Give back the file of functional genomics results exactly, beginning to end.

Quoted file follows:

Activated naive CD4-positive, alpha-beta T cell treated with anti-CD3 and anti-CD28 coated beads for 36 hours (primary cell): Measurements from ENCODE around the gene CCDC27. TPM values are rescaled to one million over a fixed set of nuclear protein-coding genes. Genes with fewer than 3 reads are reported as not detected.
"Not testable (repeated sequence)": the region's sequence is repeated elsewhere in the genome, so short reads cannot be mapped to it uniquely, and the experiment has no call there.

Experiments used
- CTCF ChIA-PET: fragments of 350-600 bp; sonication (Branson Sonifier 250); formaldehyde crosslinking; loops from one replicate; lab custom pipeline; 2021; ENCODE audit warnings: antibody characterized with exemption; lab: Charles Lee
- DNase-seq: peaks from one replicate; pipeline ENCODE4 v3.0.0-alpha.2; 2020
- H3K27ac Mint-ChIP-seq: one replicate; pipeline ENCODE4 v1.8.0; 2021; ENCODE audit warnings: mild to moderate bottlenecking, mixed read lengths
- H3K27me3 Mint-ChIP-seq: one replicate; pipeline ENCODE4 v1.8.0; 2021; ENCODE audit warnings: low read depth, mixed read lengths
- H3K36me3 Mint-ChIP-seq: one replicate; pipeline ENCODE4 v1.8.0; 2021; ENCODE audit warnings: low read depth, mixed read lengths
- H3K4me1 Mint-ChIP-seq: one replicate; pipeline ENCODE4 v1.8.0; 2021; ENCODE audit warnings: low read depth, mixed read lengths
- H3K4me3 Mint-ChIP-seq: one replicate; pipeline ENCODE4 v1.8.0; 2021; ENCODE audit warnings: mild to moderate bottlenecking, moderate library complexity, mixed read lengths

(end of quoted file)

Activated naive CD4-positive, alpha-beta T cell treated with anti-CD3 and anti-CD28 coated beads for 36 hours (primary cell): Measurements from ENCODE around the gene CCDC27. TPM values are rescaled to one million over a fixed set of nuclear protein-coding genes. Genes with fewer than 3 reads are reported as not detected.
"Not testable (repeated sequence)": the region's sequence is repeated elsewhere in the genome, so short reads cannot be mapped to it uniquely, and the experiment has no call there.

Experiments used
- CTCF ChIA-PET: fragments of 350-600 bp; sonication (Branson Sonifier 250); formaldehyde crosslinking; loops from one replicate; lab custom pipeline; 2021; ENCODE audit warnings: antibody characterized with exemption; lab: Charles Lee
- DNase-seq: peaks from one replicate; pipeline ENCODE4 v3.0.0-alpha.2; 2020
- H3K27ac Mint-ChIP-seq: one replicate; pipeline ENCODE4 v1.8.0; 2021; ENCODE audit warnings: mild to moderate bottlenecking, mixed read lengths
- H3K27me3 Mint-ChIP-seq: one replicate; pipeline ENCODE4 v1.8.0; 2021; ENCODE audit warnings: low read depth, mixed read lengths
- H3K36me3 Mint-ChIP-seq: one replicate; pipeline ENCODE4 v1.8.0; 2021; ENCODE audit warnings: low read depth, mixed read lengths
- H3K4me1 Mint-ChIP-seq: one replicate; pipeline ENCODE4 v1.8.0; 2021; ENCODE audit warnings: low read depth, mixed read lengths
- H3K4me3 Mint-ChIP-seq: one replicate; pipeline ENCODE4 v1.8.0; 2021; ENCODE audit warnings: mild to moderate bottlenecking, moderate library complexity, mixed read lengths